Aristotle said nature abhors a vacuum. My friend was right. If we open our hand and release what we’re holding, something else will come, though we can’t predict or control what it might be. In fact, the thing released might return to us in another form. We can’t know. We’ll never know unless we release our need to control. We’ll never find out what might perch on our open hand if we’re not willing to walk through loss in order to reach gain.

I’m having a long and involved break up with my desire to control. Some days I go all day without thinking about it, and other days I want to micromanage everyone and everything in my life. Some days I feel light and free, a confident and lovely woman, and other days I feel like a grubby three-year-old hiding under the covers sucking my thumb because nothing and no one is the way I want them to be. I sulk and pout and snarl and I feel crushed by the thorny weight of my need to control.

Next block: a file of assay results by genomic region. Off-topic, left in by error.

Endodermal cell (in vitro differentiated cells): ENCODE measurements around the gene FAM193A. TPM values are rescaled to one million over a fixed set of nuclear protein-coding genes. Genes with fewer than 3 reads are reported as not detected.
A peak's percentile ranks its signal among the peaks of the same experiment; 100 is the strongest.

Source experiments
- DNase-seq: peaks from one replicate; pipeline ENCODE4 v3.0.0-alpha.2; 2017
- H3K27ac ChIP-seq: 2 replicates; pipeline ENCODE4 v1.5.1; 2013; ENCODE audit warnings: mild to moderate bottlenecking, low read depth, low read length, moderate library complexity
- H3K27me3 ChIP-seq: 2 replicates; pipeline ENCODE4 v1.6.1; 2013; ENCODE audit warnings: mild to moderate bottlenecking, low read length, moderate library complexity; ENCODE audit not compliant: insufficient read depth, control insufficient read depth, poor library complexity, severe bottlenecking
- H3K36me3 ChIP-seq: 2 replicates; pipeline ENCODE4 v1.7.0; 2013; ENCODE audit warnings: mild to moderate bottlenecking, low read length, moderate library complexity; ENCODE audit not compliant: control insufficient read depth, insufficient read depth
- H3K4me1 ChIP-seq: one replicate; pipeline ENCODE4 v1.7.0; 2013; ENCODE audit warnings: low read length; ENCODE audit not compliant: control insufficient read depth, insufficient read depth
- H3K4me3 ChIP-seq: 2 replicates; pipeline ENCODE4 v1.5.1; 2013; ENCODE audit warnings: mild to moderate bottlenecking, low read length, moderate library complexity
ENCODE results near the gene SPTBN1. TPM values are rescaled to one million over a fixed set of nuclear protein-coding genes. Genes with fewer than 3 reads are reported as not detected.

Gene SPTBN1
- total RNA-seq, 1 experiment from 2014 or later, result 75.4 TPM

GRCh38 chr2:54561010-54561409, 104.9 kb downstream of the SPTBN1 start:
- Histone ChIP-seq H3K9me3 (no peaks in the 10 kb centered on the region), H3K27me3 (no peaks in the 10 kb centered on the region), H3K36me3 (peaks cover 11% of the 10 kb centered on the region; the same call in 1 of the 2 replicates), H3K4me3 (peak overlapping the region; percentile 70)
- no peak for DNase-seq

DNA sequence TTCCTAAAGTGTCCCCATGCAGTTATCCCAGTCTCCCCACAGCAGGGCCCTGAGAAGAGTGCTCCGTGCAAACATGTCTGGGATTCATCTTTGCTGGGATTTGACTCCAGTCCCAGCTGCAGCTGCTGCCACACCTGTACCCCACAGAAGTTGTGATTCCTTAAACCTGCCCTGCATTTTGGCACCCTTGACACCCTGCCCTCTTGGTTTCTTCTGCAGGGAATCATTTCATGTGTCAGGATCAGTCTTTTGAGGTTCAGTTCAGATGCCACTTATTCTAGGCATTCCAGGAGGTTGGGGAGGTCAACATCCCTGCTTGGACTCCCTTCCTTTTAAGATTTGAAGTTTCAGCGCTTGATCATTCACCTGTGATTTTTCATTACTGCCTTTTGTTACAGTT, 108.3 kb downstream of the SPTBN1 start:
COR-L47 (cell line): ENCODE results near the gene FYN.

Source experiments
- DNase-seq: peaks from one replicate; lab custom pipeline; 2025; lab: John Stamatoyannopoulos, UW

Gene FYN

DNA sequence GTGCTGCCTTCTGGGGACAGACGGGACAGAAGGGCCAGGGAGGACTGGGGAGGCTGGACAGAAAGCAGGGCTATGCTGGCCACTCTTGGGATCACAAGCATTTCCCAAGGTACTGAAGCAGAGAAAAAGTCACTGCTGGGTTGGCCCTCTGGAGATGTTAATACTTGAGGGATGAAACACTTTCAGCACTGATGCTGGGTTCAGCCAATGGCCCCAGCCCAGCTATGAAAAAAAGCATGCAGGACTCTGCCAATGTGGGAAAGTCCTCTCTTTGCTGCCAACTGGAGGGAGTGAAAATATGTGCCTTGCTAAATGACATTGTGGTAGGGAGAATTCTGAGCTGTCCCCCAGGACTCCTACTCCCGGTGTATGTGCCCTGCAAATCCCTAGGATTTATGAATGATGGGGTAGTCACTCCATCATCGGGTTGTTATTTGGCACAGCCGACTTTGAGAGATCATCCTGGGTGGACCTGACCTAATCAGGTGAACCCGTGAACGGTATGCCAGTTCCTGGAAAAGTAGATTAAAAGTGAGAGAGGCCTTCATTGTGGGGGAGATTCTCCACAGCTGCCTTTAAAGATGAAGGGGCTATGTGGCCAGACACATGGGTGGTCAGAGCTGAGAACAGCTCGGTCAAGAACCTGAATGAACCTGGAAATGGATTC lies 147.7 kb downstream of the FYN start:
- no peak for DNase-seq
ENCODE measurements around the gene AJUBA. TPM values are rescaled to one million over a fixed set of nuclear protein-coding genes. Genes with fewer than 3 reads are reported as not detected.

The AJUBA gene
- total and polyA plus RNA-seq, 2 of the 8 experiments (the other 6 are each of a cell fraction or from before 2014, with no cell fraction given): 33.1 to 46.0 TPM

Then, at some point, my eye falls on my little clay wise woman and her cupped hands and wide-open heart, and I say, “Oh, yeah. That’s right. Letting go.”

I feel annoyed when people tell me to “get over it.” First of all, I have a right to my feelings, and secondly, it’s not that easy. Letting go, for me, is a practice, and I need time to engage in it. Sometimes I go back and find my leaden armful of hawthorn or bramble or locust and hold it again for a while, opening up all the old wounds, exhausting myself, hurting myself, and, finally, opening my hands and letting it fall again. Sometimes I need to design a ritual for letting go, a prayer or a dance or some kind of purification rite. Sometimes I need to make a physical resting place, like a grave or a patch of garden or a newly-planted tree in order to let something go. For me, taking time to honor whatever it is I’m trying to release is helpful. Whatever it is that no longer serves, it was once a part of my life and experience. Laying things to rest in this way helps me release them fully and finally.

When it comes right down to it, this blog has been an exercise in letting go as much as anything else.

Photo by Ester Marie Doysabas on Unsplash

When we know how to let go, we increase our power, as well as the power of others. Often, what we desperately hold onto is people. This is a strong archetype in old stories; locking the beautiful maiden in the stone tower to “protect” her. Part of love, as any seasoned parent will tell you, is letting go. Imprisoning, disempowering and trying to control others isn’t love. Refusing to let go of someone isn’t love.